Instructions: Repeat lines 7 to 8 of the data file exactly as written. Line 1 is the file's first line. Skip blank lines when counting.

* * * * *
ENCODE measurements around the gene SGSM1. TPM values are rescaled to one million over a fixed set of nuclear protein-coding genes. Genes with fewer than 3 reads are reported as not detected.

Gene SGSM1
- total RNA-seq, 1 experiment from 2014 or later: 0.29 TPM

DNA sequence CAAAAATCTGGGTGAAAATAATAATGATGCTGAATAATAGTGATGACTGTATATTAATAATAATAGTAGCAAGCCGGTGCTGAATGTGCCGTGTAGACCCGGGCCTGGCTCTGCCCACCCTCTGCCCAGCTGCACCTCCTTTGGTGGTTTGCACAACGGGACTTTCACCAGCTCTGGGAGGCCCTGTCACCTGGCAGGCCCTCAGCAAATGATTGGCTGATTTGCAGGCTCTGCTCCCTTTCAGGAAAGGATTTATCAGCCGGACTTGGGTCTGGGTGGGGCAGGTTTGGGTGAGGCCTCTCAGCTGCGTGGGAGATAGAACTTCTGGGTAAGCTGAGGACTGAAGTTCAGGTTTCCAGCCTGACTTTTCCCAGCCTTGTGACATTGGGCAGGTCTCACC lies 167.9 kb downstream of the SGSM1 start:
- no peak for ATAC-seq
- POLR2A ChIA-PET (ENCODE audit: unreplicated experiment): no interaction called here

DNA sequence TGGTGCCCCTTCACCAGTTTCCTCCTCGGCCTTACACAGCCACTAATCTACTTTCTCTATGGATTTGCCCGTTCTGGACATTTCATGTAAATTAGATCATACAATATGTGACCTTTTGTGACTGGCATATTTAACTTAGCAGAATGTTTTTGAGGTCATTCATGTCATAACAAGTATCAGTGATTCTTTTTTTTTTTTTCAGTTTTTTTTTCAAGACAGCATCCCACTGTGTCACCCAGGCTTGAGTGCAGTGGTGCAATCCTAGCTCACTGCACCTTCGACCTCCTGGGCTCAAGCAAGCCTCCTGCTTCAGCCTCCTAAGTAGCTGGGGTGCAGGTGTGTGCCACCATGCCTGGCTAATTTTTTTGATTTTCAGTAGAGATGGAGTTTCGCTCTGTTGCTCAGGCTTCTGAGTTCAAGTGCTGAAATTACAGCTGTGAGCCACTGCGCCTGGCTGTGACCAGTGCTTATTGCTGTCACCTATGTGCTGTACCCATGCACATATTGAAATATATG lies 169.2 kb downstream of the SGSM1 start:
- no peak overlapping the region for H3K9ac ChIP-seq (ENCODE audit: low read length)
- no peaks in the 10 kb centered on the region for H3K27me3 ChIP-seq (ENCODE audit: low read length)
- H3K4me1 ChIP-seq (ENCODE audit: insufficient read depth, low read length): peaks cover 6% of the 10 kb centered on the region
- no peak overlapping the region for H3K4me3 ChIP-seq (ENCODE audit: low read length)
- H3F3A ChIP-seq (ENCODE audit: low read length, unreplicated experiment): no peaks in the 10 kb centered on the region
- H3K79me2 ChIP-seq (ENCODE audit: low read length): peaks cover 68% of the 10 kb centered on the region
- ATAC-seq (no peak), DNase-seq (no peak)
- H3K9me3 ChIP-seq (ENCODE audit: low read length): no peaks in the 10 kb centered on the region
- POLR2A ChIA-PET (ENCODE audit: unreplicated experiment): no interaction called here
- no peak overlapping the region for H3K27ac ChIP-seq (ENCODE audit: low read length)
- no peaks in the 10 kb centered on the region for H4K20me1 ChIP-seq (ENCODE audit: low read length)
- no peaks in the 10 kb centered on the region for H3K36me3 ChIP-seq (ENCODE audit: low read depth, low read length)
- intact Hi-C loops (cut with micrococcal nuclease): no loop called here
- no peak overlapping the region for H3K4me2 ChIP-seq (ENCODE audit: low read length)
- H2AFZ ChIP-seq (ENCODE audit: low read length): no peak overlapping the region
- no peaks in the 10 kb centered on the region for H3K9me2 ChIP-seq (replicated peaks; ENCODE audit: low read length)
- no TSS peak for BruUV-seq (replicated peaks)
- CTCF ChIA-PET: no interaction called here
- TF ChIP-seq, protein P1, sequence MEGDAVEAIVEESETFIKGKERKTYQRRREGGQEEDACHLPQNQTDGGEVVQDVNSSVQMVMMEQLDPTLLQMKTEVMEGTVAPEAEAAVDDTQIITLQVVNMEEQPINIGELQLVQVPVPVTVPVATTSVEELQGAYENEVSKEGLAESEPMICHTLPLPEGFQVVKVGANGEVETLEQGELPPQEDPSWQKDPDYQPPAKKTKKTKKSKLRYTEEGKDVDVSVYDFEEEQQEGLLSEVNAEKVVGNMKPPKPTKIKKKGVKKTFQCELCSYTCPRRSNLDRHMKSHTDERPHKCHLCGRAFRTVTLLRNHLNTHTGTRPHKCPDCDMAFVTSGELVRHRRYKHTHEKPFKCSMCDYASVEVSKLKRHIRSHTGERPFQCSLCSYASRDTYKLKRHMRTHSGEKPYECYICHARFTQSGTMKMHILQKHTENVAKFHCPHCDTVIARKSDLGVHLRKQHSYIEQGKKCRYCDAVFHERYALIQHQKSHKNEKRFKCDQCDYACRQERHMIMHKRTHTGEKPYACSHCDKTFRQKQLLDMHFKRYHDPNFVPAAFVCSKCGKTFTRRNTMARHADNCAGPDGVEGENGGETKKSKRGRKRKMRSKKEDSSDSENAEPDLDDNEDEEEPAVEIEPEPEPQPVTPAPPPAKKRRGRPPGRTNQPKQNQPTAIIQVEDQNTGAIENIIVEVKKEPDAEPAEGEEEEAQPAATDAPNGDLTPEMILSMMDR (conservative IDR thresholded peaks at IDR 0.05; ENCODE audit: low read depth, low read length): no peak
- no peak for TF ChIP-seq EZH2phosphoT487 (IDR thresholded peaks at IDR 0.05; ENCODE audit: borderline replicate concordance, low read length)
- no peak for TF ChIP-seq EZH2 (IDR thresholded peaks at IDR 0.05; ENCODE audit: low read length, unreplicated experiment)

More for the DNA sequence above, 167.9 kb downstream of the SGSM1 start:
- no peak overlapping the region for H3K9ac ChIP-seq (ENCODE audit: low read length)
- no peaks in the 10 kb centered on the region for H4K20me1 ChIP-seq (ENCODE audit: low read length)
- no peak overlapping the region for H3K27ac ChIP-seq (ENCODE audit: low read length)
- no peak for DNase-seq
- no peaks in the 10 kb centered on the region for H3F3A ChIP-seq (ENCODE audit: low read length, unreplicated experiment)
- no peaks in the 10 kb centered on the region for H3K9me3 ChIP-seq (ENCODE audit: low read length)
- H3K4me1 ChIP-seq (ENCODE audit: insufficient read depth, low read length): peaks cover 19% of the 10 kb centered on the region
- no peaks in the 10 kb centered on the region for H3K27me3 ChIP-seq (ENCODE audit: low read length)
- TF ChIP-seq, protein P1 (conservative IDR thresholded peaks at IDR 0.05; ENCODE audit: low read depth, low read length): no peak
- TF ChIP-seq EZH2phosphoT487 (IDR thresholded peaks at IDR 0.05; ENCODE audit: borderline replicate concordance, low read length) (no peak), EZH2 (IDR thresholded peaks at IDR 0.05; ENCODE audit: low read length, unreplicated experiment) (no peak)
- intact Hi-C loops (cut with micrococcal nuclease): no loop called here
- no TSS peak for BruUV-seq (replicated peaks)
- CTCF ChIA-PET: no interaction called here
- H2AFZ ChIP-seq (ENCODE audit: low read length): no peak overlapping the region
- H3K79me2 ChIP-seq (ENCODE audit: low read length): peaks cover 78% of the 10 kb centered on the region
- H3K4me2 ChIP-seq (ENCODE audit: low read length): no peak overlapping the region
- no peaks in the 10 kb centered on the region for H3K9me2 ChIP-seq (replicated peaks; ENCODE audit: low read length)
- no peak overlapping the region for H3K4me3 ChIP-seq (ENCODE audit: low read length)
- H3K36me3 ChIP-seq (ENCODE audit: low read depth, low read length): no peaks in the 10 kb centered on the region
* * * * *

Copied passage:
DNA sequence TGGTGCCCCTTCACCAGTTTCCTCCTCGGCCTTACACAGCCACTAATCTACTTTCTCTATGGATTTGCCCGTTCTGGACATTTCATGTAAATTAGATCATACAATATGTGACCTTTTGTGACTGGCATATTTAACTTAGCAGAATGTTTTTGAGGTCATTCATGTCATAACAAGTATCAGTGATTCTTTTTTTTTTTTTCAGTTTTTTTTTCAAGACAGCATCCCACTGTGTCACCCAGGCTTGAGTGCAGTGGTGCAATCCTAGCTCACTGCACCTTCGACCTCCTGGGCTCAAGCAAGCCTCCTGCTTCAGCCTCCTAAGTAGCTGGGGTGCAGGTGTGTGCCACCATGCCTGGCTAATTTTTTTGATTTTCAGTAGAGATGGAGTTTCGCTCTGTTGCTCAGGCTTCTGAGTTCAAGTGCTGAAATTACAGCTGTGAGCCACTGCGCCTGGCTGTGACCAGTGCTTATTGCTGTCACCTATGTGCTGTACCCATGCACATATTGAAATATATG lies 169.2 kb downstream of the SGSM1 start:
- no peak overlapping the region for H3K9ac ChIP-seq (ENCODE audit: low read length)